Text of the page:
Everyday, people wait patiently for the postman to deliver good news after a job interview, application for a licence from the government or businesses, result after a school examination, etc.

These include confirmation of business deals, college invitation, or a selection to attend an event.  Love letters from boy to girl or girl to boy and they couldn’t sleep the whole night after reading the letters of sweet nothing 🙂



Being a postman is not an easy job.  One needs to serve many households everyday without mixing up the letters or parcels.

The postman do not work in air-conditioned comfort or sitting down in front of a computer and little to walk about.  In whatever weather, rain or shine, he works outside serving people.

Being a postman requires to be self-disciplined, honest, reliable and part of his duty is to deliver sensitive information he needs to be responsible and arduous despite the volume of work he needs to complete each day.  A postman is a diligent worker and true to his work.  It is an honest job to earn a living and with a good respect for contribution to Singapore.

In summary, a postman is a noble person and has a heavy responsibility job to perform because he ensure everyone receive his package in time.  Someday, an important letter from the employer to attend a job interview could change our lives.

With the courtesy of the National Archives of Singapore, with an excerpt of the oral interview of Mr Cheong Yoke Khee ( 张玉旗先生)  on 4 September, 1995 below:

Postmen expected to be courteous.  Travelled by walking.  Delivery of mail during Christmas and Chinese New Year.  Mail must be delivered by end of the day.  Salary earned was enough for him.  Uniforms issued.  Polished uniform buttons and shoes.  Mailbags used.  Few letters written in the 1950s.  Carried a raincoat or else he would be fined or transferred out.  Postmen in outlying areas had bicycles and motorcycles.  Bicycles looked after by shopkeepers while on duty.  People waited for letters eagerly.  General Post Office (GPO) branches,

The interview in Chinese reproduced:

现在他们没有这么样 ( 认真 ),只有看那个 [信] 送到去就不管了,我们没有,以前没有,认真,很认真做,做工很汄真,送一定要送好好来,不要去到那边就丢下去在那个桌子,我们不敢的。现在他们是那个……就跑掉,我们没有。以前的很好,礼貌的。我们的那个时代,50 年代,叫做 50 年代,我们送信的时候不敢怎么样,要去到那边有礼貌,跟人家说: “早安,你的信到了。” 要淡一谈的,
跟那个店头 (店里) 还是什么。有时碰贝那个人家家庭什么: “你的信,送来,来收信。” 他有信箱我们放信箱,以前是很少有信箱的,那个小的信箱很少有的。说”好了!收信了!” 他们就说谢谢。保家信签名,要比较跟他们很客气,我们对他越客气,他们对我们越好。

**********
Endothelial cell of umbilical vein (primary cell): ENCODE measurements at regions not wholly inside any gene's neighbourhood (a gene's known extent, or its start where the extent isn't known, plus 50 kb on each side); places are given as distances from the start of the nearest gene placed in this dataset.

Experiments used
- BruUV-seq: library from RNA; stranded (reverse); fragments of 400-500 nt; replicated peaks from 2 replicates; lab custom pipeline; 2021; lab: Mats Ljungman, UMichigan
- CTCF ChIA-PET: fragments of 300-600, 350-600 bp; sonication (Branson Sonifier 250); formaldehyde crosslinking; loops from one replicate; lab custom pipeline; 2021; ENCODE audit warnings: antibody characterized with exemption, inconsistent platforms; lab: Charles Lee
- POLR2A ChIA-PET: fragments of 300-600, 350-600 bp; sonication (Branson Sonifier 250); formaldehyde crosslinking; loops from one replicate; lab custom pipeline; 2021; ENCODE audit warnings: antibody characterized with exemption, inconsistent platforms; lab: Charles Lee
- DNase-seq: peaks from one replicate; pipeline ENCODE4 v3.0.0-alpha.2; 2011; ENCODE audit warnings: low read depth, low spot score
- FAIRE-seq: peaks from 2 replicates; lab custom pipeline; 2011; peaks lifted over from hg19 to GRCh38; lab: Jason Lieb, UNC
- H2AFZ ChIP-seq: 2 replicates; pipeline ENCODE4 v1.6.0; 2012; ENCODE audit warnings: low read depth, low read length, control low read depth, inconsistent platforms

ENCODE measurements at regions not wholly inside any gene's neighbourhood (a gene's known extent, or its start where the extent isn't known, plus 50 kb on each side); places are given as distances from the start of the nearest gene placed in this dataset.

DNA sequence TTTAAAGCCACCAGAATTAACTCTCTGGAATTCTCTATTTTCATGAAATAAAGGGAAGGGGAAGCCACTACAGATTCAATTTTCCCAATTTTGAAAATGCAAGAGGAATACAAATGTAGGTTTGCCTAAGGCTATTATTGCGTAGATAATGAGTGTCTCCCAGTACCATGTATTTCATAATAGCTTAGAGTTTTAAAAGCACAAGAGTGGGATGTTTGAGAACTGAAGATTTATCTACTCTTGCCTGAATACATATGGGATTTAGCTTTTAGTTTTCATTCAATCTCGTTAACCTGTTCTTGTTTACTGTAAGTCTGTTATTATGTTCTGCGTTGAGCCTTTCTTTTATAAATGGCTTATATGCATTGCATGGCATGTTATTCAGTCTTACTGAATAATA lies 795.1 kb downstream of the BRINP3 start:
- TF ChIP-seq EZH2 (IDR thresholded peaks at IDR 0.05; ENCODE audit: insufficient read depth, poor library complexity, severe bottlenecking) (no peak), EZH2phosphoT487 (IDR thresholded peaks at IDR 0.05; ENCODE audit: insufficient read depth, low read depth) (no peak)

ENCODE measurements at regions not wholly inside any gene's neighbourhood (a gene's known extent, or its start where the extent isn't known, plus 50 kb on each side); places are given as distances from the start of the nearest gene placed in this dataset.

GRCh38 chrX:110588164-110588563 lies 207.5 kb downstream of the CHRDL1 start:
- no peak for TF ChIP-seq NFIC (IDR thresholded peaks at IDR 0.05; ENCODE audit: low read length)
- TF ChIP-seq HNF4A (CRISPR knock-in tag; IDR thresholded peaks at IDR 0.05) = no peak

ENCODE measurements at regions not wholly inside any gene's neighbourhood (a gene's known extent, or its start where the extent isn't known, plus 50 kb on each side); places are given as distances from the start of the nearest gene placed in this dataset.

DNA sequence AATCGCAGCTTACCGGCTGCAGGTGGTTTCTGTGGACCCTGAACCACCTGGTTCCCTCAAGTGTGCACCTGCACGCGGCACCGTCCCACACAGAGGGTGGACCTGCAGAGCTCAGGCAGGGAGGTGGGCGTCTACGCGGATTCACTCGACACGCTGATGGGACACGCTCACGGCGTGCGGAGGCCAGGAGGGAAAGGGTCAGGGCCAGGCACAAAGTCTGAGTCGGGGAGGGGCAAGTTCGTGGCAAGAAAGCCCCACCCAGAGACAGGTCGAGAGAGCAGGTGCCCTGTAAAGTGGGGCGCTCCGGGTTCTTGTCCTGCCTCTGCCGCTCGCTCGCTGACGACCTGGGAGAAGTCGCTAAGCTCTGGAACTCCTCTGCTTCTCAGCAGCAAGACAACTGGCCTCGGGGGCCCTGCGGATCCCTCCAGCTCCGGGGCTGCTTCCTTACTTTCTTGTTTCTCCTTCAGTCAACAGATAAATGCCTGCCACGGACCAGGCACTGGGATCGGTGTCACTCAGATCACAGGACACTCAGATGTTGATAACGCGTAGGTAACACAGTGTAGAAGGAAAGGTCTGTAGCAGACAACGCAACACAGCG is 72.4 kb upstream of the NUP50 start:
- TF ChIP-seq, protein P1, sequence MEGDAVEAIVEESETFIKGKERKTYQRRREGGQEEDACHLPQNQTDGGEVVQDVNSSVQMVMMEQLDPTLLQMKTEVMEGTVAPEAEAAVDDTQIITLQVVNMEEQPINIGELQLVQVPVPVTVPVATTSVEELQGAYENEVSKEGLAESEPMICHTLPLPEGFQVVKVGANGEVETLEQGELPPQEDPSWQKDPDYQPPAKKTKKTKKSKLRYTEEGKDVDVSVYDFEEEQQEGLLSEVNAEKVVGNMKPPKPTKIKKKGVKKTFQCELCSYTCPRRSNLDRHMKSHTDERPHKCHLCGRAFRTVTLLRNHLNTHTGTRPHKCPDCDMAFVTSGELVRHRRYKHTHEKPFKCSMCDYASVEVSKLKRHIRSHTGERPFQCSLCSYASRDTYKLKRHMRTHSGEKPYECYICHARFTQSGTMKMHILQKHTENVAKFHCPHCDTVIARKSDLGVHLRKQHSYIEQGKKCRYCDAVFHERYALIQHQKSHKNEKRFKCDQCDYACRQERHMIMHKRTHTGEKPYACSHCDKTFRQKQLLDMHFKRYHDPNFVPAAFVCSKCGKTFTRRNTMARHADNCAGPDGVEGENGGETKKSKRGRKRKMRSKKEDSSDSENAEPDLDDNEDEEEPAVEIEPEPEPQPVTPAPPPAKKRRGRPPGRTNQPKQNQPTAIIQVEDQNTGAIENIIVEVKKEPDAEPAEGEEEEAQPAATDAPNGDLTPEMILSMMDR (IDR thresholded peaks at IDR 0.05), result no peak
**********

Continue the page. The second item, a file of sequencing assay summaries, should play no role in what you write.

那个时候还没有脚车,就走路,你走几多条石 [供应] 来,我做了这样多年是走路,有时走几里路。好像我们去到那边来回要3个半里路,没有太短的,这样去都1个里半了,回来不是 [共] 3个里半 [吗?],多数走路。有时背 [很] 重,在那个 [节日] 人家过节,圣涎节还是我们华人过年,那个信很多,就是在圣诞节那个圣涎卡就很多,困为那个时候 [是在] 英国人的手,很多人是奉教 [教徒|] 的多。这个送完了后就到那个华 [人新] 年了,困为新加坡人很多华人,寄贺年片多,就做那个补水 (超时工作)。有时晚上放工回去,筹等下晚上你来做补水,你准备你的区的信做好了,明天你送些比较没有……送不完。 他英国人这样,一定要你送完的,今天的信不要留在明天的,一定要迒到完。就是放工事,回去了,回去吃饭吃完了,晚上就淮备我们的……。做十多天,做到差不多要过年就停了。那个时候过年都要做工,年初也要做工。那么在50年代。店头 (商店) 很喜欢的,他年初收到年片什么东西,他们很高兴。他重要是年片,因为他说你去做工,送张年片给他,说有人跟他拜年什么,他很喜欢有这种的东西。以前华人的传统是这样,年初一来,他很高兴。但是很多店头没有开的,有来开就是好像八时多,九时开,他就关了,那个时候我们刚刚出来送信,送给他们。有的还没有开我就没有办法,看它可以放进去我们就放进去,多数跟他放在门下面,塞进去那个信。

…… 50年代那个东西很便宜,好像一杯咖啡,没有奶的,才我看1角钱,你放奶就1角5分,所以很便宜,什么都……。 吃一包 nasi lemak 饭 (梛丬浆饭),马来人卖的,很大包,两角钱,有的1角5分,看大小,小一点就1角钱,吃1包你就可以饱。卖的面的也是很便宜,两角钱,三角钱也有,现在就不同了,几元,差很远了。那个时候好像你不要大用 (多花),你用不完的,137 元你可以养一个家。好像我还没有结婚的时候我都用不完那个钱,137 元每个月用就剩下67元,用不完那个钱,就存下来,储蓄下来。


Mr Cheong Yoke Khee, 59, outside the Singapore Philatelic Museum.  Beside him is Singapore’s only remaining red pillar, old-style post box.

(Photo by Ali Yusoff.  Source: The Straits Times, 2 February, 1996).

Letters from the past: A postman comes calling.

Like the stamps on display at the Singapore Philatelic Museum where he works as a guide, Mr Cheong Yoke Khee is a relic of the past.

At 59, he is probably the “oldest” postman around, having witnessed the transition of Singapore from British colonial rule in the ’50s to an independent Republic in 1965.

It all started in 1955 for the Malaysian-born Mr Cheong, when he gave up his studies in Malacca and came to Singapore.  “I was 18 and I wanted to earn my own living,” he says.

After a stint at a Chinese tea shop as a delivery boy, he became a postman with the British colonial government.

The pay was good for the time, he says.  “It was $137 a month, which is like $1,000 today.  At that time, coffee only cost five cents.”

The work, however, was strenuous.

“Have to walk to deliver letters, hundred of letters.  Bicycles very few, for long journeys only.”

This was no mean feat, considering that he had to carry his mail in a canvas bag, which weighed “at least 16 kg”.

“Sometimes, also had to climb stairs.  At that time, stairs were very dark and dangerous.  When it rained, it was worse, flooding very common.”

His uniform did not make things any easier.

“Khaki trousers and shirt, very thick and heavy.  Also had to wear topi, very hot.”

On top of that, the British were very sticky about discipline.